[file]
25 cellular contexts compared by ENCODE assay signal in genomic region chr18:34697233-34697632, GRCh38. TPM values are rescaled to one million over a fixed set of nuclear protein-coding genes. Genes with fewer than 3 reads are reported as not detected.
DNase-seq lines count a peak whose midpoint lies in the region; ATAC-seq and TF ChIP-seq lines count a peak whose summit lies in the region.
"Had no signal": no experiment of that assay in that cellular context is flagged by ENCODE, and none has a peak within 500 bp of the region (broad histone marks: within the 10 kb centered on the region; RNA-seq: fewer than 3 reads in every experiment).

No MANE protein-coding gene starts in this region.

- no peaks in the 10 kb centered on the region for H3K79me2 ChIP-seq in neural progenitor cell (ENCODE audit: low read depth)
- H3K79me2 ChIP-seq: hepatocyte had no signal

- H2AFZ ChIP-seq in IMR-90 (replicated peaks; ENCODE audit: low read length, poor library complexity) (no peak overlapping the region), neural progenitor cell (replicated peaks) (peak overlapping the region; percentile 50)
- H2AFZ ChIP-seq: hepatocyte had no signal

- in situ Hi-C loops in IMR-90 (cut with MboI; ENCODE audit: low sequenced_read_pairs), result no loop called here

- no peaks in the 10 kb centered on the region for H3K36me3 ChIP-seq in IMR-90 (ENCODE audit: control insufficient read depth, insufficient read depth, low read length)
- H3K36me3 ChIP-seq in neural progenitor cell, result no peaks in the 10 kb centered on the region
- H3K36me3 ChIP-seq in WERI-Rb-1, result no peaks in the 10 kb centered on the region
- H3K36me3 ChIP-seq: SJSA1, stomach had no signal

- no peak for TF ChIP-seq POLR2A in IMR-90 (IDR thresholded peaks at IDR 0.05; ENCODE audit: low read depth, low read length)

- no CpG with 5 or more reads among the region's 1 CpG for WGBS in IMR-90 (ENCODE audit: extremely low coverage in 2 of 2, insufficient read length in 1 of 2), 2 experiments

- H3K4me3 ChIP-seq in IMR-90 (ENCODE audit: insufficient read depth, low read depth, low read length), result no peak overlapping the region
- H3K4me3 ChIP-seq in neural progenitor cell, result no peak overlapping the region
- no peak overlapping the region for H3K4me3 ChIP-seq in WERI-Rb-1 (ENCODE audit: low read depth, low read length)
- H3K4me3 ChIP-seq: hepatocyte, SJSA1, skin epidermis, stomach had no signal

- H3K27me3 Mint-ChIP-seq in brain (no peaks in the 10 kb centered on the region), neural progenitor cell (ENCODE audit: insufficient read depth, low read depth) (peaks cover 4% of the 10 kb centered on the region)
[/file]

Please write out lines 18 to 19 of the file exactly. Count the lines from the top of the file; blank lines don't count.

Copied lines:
- no peak overlapping the region for H3K4me3 ChIP-seq in WERI-Rb-1 (ENCODE audit: low read depth, low read length)
- H3K4me3 ChIP-seq: hepatocyte, SJSA1, skin epidermis, stomach had no signal